Researchers developing the Georgia Tech Research Institute’s (GTRI) Dynamic Filtration System have successfully increased the device’s processing capacity by enlarging its filter area.

Recent tests show a high-rate filtration yielding both water recycling and value-added material recovery down to 50 microns. As a result, increased food safety with decreased intervention chemistries can be achieved.

Over the last year, researchers examined a variety of cartridge filter types and spiral wound membrane products. They determined that a critical aspect of selecting the separation surface (e.g., sieve, filter, or membrane) is balancing how to consistently change the pressure across the entire membrane. The team refers to their method for achieving this as a dynamic pressure gradient.

“Moving to a larger filter area outside of a flat plate setup is a significant achievement for us,” says John Pierson, GTRI principal research engineer and project director. “Moving from a flat plate filter or membrane setup to a cylinder also keeps the overall footprint smaller.”

The team also examined layering different separation surfaces to achieve a depth of filters. Here, larger particles are removed at the filter surface. Finer particles pass and are separated at the appropriate pore-size opening. Because of the dynamic pressure gradient, a range of particle sizes are concentrated in the filter chamber and can be removed based on time or process feedback.

“We have had success with operating the system with two to three deep flat filters and membranes. Our most recent work shows that when the system is operated as a dead-end filter versus a dynamic filter system, ripening or the deposition of particles occurs in that fines gather on the separation surface,” says Pierson.

However, while ripening does initially improve separations of smaller particle sizes, the flux rate or filter throughput quickly falls. When operated as a dynamic filter, notes Pierson, the system efficiently removes particle sizes equal to or greater than the separation surface pore openings. While finer materials pass, the average flux rates remain significantly higher for extended periods. Backwashing occurs once the flux rate drops or the pressure across the separation surface increases to a predetermined level.

“We record the pressure across the filter. We also record weight of water processed and backwashed using load cells. The transmembrane pressure is related to the flux or water processed through the membrane resistance,” explains Pierson.

Researchers are working to correlate this data given the fluctuating pressure resulting from the dynamic filtration process. That relationship will provide a means of automating the backwash cycle. If multiple units are operating across the length of a chiller, these can be coordinated to provide effective cleaning throughout its length as the processing day evolves.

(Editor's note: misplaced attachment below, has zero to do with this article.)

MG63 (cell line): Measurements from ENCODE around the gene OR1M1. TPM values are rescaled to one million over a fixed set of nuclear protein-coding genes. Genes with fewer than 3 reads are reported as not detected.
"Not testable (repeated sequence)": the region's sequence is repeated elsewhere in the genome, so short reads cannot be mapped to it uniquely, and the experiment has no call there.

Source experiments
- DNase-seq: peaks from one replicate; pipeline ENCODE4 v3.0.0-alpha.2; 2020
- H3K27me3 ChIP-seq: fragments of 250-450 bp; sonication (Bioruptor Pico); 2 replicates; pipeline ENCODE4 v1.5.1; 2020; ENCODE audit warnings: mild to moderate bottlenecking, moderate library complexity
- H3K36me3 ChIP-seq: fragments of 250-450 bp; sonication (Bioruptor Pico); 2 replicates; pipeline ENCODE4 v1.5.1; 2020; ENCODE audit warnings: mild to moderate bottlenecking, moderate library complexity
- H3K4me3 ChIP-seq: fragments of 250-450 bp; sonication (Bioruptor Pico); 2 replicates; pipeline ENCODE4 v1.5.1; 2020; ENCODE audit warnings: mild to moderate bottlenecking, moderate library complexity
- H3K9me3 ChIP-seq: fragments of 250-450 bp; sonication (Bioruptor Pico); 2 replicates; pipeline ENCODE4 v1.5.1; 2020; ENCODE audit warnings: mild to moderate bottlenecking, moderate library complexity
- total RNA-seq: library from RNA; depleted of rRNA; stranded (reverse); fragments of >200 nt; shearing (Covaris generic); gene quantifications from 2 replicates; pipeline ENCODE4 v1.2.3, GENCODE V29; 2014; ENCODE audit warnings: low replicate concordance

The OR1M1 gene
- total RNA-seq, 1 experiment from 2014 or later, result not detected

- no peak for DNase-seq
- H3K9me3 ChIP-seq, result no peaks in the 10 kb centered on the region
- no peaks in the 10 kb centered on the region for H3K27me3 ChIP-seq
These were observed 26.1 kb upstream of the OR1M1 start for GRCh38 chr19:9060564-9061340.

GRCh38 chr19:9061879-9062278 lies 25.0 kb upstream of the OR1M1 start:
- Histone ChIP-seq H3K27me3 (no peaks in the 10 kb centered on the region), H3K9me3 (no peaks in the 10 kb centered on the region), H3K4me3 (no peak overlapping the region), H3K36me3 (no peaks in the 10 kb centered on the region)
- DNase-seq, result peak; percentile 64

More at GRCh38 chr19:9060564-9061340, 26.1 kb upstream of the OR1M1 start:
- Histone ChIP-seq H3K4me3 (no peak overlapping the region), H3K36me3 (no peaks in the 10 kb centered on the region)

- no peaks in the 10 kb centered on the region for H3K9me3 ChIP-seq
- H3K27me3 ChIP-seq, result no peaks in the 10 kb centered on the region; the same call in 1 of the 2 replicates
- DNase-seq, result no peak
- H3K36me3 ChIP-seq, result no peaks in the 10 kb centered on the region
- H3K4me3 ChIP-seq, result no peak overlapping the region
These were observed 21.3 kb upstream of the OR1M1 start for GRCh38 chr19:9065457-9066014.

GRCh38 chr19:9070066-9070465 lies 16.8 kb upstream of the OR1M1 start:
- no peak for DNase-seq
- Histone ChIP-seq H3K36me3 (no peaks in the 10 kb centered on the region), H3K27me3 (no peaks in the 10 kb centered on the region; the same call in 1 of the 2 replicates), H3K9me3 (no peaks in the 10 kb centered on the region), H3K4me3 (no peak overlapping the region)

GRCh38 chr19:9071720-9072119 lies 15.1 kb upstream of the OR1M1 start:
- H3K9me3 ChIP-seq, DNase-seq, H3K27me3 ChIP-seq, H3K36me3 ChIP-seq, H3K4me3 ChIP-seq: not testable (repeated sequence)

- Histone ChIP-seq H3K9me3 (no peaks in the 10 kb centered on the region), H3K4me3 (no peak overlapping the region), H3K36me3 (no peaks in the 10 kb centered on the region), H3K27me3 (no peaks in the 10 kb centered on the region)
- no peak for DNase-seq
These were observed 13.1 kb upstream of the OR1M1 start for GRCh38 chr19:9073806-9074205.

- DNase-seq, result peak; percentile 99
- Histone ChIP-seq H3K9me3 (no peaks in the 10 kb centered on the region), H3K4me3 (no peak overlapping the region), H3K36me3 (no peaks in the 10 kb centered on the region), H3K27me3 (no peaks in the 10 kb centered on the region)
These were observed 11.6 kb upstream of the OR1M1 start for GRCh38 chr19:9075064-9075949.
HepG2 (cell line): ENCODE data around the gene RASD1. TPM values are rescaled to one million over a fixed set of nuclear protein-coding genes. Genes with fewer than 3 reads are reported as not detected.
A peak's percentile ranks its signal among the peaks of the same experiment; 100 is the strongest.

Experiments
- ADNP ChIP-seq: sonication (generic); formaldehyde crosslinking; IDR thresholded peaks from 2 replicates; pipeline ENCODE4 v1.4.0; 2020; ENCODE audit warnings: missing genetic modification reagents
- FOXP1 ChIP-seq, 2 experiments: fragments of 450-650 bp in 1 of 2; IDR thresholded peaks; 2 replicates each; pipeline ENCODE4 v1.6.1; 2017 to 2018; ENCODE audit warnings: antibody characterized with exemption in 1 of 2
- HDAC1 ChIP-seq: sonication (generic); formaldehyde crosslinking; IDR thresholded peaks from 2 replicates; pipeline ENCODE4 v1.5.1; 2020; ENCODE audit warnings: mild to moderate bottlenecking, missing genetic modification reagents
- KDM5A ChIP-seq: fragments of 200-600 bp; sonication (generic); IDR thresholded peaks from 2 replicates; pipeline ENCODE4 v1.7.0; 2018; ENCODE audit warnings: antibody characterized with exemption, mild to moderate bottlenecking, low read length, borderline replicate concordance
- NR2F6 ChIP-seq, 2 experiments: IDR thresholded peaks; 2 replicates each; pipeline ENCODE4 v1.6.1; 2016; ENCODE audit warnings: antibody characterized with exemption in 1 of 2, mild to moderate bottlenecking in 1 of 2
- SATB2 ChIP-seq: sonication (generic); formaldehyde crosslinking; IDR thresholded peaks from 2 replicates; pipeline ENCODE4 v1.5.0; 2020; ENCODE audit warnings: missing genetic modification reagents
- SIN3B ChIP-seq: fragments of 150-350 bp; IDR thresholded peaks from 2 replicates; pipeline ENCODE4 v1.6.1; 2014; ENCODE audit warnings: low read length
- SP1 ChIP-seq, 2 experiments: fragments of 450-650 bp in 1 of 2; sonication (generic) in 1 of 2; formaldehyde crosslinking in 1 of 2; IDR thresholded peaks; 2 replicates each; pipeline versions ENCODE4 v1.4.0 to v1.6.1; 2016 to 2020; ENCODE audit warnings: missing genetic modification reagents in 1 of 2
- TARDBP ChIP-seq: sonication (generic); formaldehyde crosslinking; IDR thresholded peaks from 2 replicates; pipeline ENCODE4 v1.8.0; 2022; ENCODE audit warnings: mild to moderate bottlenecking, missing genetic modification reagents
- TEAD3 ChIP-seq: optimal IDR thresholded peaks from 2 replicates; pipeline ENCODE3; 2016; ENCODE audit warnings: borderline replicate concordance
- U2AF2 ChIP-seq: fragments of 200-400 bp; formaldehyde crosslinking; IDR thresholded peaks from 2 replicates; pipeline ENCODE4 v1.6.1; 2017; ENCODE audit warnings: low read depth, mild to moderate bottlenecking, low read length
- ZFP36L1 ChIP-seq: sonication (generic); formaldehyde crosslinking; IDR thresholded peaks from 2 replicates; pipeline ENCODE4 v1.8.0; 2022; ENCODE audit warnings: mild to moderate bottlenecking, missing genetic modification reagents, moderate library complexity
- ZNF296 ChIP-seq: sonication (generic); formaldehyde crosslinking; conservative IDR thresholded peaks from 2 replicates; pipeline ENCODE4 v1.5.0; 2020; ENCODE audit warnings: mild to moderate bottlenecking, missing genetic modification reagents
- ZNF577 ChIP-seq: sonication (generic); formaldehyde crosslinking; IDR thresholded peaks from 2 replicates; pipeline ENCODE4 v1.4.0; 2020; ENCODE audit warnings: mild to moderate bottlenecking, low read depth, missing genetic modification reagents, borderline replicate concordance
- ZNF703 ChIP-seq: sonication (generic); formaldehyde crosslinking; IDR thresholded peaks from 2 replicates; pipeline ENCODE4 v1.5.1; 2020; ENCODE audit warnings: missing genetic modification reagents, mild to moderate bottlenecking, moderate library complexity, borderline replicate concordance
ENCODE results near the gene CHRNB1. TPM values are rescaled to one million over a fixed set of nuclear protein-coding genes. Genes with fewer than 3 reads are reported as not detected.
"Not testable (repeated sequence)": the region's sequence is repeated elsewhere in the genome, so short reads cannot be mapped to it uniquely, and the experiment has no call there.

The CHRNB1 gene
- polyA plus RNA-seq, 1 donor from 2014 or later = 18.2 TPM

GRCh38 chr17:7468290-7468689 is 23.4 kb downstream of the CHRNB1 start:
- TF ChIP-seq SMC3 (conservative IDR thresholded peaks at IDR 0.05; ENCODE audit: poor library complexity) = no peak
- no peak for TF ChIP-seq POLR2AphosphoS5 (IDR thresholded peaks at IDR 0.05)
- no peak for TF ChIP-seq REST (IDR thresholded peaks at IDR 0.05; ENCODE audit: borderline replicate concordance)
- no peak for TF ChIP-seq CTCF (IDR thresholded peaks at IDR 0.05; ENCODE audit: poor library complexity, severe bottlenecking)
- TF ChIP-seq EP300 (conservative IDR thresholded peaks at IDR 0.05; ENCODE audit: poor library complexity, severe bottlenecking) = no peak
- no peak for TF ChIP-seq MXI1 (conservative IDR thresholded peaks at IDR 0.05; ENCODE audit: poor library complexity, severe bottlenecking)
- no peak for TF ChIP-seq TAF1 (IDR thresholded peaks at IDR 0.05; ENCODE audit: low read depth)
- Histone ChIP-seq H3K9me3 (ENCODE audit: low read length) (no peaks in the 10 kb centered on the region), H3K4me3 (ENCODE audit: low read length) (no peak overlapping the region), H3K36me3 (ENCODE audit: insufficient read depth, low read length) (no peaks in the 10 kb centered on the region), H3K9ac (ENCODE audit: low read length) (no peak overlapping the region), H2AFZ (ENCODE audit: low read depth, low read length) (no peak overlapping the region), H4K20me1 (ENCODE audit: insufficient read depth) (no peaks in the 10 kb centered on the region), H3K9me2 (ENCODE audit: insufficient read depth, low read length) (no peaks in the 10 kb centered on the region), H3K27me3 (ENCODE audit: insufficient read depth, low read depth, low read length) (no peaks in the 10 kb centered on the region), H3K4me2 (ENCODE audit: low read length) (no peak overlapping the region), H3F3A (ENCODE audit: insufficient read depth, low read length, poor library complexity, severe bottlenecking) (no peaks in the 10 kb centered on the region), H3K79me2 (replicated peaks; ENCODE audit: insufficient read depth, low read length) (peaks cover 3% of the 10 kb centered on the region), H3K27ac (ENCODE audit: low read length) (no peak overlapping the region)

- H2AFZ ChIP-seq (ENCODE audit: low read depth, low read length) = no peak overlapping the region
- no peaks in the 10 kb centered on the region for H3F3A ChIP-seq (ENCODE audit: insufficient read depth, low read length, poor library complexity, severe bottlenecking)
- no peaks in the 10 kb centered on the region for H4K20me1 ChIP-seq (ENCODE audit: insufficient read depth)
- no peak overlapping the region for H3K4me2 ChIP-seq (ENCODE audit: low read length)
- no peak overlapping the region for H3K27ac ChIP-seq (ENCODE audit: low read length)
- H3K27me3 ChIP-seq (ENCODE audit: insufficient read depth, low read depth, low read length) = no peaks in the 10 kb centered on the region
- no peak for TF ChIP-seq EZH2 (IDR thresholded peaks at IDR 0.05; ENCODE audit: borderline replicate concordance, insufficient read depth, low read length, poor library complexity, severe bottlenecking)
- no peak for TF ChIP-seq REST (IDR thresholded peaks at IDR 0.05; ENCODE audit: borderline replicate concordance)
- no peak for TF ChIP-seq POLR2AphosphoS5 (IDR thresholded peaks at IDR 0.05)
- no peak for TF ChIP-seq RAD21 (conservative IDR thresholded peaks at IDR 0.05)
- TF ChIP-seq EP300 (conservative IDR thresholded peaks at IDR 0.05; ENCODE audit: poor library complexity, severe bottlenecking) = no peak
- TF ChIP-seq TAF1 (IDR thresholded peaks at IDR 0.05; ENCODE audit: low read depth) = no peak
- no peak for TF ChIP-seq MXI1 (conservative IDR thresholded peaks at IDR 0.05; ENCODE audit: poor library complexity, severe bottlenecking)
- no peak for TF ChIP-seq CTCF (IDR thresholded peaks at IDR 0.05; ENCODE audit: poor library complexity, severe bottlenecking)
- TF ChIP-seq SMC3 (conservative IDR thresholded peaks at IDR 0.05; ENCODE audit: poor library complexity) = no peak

Researchers have conducted a preliminary assessment of layered flat plate membranes combining 30-micron (0.0012-inch) and 100-micron (0.0039-inch) openings, which yielded 36% and 46% open areas on the respective membranes. With an effective membrane area of 5.36-square inches, about 1.4 gallons per minute of chiller water (1000 mg/L of TSS, total suspended solids) was processed.

The overall TSS removal efficiency was 83%, and the overall throughput efficiency or filtrate accounting for any water used in backwashing ranged from 70% to 81%.

Currently, the team is finalizing the design of a pilot-scale system for on-site testing at a poultry processing facility.

The on-site testing will probably begin by capturing a side stream of a chiller or other process where the overflow water is otherwise discharged to wastewater, notes Pierson. This will help ensure there are no food safety concerns. Researchers will also characterize the filtrate or filtered water and determine the amount of solids captured.

“We are excited about the progress we have made. I really believe that we can also use the operational data to demonstrate the daily progress made towards environmental sustainability during poultry processing,” says Pierson. Moving forward, the team will continue to explore finer pore openings to capture smaller particles that affect water recovery and food safety chemical usage. NP

Reprinted from PoultryTech, a publication of the Agricultural Technology Research Program of the Georgia Tech Research Institute, a program conducted in cooperation with the Georgia Poultry Federation with funding from the Georgia Legislature. For more information and insights, visit